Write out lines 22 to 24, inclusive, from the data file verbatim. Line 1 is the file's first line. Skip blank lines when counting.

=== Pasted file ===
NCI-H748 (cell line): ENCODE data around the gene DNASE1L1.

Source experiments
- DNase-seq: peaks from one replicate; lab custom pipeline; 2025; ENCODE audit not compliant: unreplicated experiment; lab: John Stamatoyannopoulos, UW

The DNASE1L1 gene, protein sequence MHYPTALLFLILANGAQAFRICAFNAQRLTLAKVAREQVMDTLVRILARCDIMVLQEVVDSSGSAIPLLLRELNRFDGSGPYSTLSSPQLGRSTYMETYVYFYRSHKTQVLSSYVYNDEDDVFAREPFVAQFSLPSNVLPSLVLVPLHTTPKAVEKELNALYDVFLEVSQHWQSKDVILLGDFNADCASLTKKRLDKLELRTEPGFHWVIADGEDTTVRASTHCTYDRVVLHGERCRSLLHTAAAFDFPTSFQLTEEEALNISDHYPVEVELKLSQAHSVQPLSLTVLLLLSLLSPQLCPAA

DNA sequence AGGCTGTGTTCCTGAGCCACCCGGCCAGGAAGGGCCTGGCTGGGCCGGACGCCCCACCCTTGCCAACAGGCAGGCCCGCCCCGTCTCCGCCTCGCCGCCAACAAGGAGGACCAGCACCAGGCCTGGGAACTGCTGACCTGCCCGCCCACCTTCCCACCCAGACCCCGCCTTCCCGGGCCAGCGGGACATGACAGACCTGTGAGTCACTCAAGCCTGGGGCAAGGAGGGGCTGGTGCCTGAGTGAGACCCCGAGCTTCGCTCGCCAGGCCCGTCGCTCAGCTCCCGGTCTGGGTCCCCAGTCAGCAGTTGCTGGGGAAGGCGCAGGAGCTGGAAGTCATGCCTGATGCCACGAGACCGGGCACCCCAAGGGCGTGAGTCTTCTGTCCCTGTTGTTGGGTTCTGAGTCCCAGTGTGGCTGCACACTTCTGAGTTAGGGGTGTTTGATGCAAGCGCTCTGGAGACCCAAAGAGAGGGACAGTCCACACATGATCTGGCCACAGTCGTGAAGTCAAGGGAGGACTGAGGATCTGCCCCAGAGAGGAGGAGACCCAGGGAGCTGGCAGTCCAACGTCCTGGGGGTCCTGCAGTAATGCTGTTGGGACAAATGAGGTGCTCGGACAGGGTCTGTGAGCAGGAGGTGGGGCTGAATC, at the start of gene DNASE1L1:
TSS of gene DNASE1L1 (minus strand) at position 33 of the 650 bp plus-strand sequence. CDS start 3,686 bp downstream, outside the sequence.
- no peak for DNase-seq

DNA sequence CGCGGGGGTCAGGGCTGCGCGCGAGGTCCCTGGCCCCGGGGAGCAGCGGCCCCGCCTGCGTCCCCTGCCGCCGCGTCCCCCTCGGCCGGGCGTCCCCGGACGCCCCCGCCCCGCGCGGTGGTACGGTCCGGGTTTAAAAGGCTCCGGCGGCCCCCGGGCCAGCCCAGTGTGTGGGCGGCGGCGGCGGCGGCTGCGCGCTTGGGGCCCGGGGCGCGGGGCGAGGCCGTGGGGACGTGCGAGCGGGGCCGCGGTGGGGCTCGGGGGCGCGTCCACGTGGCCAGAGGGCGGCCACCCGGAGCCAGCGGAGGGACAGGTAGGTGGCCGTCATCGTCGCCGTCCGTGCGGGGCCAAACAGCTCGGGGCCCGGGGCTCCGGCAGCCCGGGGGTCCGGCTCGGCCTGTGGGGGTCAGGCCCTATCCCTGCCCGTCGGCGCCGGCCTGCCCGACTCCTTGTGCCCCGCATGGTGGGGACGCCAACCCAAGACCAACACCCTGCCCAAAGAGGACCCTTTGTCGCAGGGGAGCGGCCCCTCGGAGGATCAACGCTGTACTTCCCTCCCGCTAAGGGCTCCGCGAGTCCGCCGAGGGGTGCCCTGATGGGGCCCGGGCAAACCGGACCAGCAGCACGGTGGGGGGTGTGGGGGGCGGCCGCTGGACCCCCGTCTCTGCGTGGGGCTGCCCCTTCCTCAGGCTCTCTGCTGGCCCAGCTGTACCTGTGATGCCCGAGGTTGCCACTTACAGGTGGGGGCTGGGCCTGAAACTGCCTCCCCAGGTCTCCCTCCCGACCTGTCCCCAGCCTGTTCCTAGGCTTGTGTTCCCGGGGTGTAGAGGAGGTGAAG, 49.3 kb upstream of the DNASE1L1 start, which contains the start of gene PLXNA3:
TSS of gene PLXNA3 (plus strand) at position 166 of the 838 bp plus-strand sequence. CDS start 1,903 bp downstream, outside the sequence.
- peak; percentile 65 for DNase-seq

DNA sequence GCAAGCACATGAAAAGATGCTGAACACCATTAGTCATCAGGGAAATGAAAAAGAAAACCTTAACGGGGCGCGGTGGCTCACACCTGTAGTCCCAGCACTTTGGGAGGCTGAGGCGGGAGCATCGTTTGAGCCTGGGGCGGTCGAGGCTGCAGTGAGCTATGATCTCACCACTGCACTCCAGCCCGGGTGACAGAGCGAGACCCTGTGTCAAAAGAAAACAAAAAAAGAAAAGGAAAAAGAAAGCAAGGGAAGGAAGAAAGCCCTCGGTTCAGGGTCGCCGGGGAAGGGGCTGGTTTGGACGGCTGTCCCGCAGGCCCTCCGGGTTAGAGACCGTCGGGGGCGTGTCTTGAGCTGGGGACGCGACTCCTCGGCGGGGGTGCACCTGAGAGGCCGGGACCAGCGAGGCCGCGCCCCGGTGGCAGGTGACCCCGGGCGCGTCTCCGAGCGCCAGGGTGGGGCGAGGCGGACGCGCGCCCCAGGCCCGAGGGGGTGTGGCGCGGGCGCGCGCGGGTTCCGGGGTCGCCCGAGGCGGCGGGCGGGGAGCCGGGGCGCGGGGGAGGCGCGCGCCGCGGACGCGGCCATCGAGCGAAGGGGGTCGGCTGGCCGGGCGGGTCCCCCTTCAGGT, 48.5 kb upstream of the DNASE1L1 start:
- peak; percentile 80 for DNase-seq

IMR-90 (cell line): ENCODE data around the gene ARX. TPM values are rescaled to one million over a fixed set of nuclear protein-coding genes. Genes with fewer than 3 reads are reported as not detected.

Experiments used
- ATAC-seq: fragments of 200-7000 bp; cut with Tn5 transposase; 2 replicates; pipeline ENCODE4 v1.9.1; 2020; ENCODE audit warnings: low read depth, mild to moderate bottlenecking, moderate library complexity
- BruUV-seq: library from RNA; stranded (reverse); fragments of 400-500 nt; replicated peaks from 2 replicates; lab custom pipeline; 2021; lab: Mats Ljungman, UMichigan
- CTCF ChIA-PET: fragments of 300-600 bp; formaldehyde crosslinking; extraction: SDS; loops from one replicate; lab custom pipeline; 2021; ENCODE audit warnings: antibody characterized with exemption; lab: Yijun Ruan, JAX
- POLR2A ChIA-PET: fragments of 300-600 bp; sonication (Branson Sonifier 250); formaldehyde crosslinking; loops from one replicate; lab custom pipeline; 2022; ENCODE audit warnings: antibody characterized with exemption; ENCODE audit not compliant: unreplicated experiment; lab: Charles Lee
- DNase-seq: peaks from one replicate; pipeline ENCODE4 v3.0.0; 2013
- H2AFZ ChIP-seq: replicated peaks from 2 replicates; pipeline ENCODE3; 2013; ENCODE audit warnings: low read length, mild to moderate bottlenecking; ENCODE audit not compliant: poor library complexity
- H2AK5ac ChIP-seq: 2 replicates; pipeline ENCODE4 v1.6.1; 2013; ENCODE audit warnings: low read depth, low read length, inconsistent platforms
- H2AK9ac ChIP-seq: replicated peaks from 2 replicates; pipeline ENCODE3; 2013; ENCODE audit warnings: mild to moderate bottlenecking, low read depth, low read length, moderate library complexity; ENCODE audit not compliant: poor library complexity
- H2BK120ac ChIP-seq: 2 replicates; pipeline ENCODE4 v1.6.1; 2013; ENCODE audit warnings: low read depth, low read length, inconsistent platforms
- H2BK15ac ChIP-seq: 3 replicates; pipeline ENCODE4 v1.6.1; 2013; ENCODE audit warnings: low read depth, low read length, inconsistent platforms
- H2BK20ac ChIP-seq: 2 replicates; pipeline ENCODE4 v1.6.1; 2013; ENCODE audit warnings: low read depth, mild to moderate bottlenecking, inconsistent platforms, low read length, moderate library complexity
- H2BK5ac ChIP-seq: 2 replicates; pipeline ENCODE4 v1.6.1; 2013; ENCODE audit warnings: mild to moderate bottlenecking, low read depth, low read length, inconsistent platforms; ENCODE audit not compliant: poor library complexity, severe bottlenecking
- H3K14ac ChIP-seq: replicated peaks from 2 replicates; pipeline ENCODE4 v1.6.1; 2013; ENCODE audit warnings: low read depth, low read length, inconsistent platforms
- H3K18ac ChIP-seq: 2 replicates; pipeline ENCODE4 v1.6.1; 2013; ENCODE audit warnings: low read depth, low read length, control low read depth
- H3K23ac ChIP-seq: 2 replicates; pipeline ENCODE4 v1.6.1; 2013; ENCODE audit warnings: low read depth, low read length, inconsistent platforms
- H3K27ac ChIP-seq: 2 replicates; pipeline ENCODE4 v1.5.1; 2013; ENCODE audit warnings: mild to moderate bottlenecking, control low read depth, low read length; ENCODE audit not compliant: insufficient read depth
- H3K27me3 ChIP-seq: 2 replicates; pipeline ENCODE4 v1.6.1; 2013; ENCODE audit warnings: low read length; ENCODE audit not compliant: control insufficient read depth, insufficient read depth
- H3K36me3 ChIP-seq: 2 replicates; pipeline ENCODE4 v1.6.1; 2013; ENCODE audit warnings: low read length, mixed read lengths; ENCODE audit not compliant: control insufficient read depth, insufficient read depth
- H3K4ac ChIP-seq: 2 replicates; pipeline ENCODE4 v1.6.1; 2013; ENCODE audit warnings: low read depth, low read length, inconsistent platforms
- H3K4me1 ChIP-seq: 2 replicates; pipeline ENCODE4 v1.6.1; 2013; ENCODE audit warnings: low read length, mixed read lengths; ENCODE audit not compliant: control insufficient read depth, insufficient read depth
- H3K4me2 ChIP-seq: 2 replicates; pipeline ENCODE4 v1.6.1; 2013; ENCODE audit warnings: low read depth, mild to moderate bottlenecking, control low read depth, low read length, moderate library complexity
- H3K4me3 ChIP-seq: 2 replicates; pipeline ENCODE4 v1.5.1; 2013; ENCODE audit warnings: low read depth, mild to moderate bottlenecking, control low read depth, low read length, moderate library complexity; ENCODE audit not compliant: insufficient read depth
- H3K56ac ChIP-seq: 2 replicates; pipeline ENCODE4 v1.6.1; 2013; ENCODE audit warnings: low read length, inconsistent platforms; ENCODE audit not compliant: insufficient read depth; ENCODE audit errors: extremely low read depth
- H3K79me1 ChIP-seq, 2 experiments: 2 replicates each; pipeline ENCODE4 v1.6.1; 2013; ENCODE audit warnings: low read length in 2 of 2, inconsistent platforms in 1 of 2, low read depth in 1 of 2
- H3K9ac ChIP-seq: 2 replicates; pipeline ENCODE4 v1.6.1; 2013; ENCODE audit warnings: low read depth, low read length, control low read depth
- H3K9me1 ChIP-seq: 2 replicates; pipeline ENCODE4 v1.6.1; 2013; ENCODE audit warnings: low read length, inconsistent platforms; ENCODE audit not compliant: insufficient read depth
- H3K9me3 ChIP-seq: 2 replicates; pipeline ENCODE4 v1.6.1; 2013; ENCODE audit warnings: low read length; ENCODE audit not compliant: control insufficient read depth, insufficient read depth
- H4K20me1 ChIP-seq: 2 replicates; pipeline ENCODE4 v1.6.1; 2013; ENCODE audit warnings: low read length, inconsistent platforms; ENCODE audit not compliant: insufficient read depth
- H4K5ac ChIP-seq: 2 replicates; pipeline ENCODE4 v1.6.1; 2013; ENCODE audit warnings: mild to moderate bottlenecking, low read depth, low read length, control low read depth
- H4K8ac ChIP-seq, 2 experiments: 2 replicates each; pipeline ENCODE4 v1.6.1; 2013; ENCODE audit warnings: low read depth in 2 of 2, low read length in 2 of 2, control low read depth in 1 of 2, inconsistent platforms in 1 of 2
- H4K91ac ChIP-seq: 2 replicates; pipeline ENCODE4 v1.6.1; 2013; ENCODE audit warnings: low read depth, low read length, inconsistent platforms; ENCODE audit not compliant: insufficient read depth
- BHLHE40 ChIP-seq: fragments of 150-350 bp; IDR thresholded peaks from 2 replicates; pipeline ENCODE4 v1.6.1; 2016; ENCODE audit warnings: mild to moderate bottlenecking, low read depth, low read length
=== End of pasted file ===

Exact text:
- H2AK9ac ChIP-seq: replicated peaks from 2 replicates; pipeline ENCODE3; 2013; ENCODE audit warnings: mild to moderate bottlenecking, low read depth, low read length, moderate library complexity; ENCODE audit not compliant: poor library complexity
- H2BK120ac ChIP-seq: 2 replicates; pipeline ENCODE4 v1.6.1; 2013; ENCODE audit warnings: low read depth, low read length, inconsistent platforms
- H2BK15ac ChIP-seq: 3 replicates; pipeline ENCODE4 v1.6.1; 2013; ENCODE audit warnings: low read depth, low read length, inconsistent platforms